Retro Rental: If You Liked 'The Cabin in the Woods' Try 'Capricorn One'

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Lionsgate/Warner Bros.

[Each week, inspired by what's in theaters or in the news or even just by random firings of neurons, film critic James Rocchi presents "Retro Rental," a look at an older film on disc or download that links up to the here-and-now.]

Now that many of you -- or a lucky few, anyhow -- have seen 'The Cabin in the Woods,' the goofy/gruesome horror-comedy, let's assume that anyone who's going to read this has seen the film so we can talk honestly and openly.

If you grew up and at any point plunked 'Evil Dead 2' into a VHS machine, 'Cabin' is engineered to latch onto specific receptors in your moviegoing DNA. And sure, as the title suggests, the macabre chiller is one of the genres it locks into and also unlocks; then again, it also speaks of -- and clearly listened to -- the classic conspiracy film. Director Drew Goddard said how 'Dr. Strangelove' was one of his inspirations for the guys-in-ties parts of 'Cabin,' along with his youth in A-bomb central Los Alamos, New Mexico, but it oddly (but understandably) sent me back to 'Capricorn One.'

Released in 1978, 'Capricorn One' is the kind of big, broad page-turner-on-screen we don't really get anymore. Written and directed by Peter Hyams, it follows a scared NASA as they fake the first manned mission to Mars (because the real attempt was sure to fail in tragedy) with astronauts James Brolin, Sam Waterston and, uh, O. J. Simpson. The scheme, of course, goes badly, especially with a shabby-but-intrepid reporter played in classic '70s movie hero style by the scattered-but-righteous Elliot Gould1 tearing at the lie from one end and NASA insiders feuding and fighting on opposite sides of the cover-up at the other. (Said insiders include two 'All the President's Men' alumni, Hal Holbrook and Robert Walden. Great casting that's also, in a way, great coasting.)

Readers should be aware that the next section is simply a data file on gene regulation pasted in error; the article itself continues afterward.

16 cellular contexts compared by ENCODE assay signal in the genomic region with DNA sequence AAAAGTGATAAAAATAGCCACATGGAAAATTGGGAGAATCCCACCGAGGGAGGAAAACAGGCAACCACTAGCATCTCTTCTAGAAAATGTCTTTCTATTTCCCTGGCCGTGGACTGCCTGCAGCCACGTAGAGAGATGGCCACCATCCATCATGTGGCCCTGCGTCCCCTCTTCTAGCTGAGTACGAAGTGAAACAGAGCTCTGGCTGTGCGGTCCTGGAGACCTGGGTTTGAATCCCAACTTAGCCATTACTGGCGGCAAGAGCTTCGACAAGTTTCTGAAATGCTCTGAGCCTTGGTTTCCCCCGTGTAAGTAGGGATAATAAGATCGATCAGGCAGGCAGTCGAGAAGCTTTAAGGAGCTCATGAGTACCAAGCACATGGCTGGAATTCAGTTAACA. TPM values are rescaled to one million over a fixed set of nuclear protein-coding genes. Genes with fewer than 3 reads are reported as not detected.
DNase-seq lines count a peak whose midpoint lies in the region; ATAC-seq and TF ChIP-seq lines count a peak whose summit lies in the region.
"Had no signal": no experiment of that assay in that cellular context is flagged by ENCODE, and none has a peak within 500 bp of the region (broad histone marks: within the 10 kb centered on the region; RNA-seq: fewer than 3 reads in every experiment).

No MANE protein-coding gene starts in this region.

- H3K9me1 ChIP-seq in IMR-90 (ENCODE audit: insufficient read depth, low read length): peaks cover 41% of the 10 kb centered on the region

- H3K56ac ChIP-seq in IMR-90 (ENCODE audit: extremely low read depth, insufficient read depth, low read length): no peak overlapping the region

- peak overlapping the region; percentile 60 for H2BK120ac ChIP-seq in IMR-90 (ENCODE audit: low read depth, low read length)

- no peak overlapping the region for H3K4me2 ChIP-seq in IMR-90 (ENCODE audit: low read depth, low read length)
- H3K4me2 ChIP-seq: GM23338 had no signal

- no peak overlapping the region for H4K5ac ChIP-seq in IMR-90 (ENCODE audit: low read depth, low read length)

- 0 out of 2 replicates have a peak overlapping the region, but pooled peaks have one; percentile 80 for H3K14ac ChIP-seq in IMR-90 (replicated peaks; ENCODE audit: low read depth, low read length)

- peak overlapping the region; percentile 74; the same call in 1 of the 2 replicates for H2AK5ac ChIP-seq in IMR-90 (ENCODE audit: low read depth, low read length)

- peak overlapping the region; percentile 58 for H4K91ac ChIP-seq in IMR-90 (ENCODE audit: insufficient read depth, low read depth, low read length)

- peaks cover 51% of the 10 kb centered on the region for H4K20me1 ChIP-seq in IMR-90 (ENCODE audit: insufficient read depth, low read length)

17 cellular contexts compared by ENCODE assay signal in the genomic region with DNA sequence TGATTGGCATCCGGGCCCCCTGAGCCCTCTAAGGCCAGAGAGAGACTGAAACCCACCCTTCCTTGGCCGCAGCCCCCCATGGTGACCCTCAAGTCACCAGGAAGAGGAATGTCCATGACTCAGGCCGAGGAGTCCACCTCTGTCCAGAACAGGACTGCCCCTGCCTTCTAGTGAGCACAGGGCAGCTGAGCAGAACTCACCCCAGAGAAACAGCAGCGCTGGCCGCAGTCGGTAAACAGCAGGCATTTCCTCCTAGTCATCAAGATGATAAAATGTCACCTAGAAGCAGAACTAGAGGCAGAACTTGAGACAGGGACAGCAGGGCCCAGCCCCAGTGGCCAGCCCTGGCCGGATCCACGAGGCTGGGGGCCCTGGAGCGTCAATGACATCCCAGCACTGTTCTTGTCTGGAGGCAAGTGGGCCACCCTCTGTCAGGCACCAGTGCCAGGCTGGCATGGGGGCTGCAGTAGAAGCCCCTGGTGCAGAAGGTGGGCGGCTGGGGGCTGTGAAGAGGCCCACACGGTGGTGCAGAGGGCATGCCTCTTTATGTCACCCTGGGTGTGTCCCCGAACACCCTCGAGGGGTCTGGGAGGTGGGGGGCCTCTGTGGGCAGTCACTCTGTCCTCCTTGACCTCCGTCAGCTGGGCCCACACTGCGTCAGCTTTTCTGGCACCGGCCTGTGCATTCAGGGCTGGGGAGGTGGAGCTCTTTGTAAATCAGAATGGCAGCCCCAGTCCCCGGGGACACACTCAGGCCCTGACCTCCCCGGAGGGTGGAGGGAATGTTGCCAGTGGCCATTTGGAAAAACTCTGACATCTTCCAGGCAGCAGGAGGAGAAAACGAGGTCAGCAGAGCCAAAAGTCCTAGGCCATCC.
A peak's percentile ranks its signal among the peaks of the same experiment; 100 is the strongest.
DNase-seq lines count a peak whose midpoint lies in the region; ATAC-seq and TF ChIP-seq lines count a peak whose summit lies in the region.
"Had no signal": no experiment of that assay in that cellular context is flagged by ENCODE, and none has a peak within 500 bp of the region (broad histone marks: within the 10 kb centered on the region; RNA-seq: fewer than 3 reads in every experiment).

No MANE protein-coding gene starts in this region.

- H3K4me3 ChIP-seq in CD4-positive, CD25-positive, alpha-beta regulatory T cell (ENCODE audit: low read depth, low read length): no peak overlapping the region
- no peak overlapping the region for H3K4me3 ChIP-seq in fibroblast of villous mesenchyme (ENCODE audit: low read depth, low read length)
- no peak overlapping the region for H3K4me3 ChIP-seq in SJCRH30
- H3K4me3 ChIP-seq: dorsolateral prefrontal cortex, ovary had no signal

And -- all passage of time not considered, thank you -- Brolin, Waterston and Simpson make for a great heroic trio, with Gould also coming in for the assist and a broad and blustery cameo by a hot '70s TV actor as a man with a plane when a plane would be a good part of the plan. For a nation reeling after Watergate -- and thus ripe for something both popcorn-crunchy and rustling with the fiber of righteousness -- Hyams' riff on the urban legends about the Apollo missions is a nice piece of period paranoia from a time when the Bicentennial American dream said reach for the stars but more recent history was telling you to watch your back.

Again, if you liked the dry workplace passive-aggression of Bradley Whitford and Richard Jenkins in 'Cabin' as "the guys behind the big lie," the similarly-dressed technocrats of 'Capricorn One' are their predecessors; rocking short-sleeves and working long cons while just following orders. 'Capricorn One' has a slightly happier ending than 'Cabin,' to be sure, but they've both got paranoid, raw-nerve centers where all of society is out to kill you so they can keep things exactly the way they are; a shivery, sickly fear whether you're being whisked away from a capsule that was ready to launch or getting trapped in a cabin in the woods.

1 To explain why Elliot Gould is not simply, for but one example, Rachel and Ross's father, a few words from writer Britt Hayes: "'70s era Elliott Gould is to the essence of manhood what Hemingway was to writing; the two are inextricable. Intellectual, suave, witty -- and oh my, that hair. Gould could fire a gun with the same quickness and precision he'd later use to fire off a clever bon mot. Where Woody Allen was self-deprecating, Gould was keenly self-aware and confident, making him a sort of antithesis to Allen's patented neurotic ... Gould lent an air of intelligent savvy to tall, dark, and handsome."

James Rocchi is currently a film critic for MSN Movies and an entertainment correspondent for The Toronto Star. He has previously written for The San Francisco Chronicle, Aol’s Cinematical, American Movie Classics and Redbox.  He is a member of the Broadcast Film Critics of America and the Los Angeles Film Critic’s Association.

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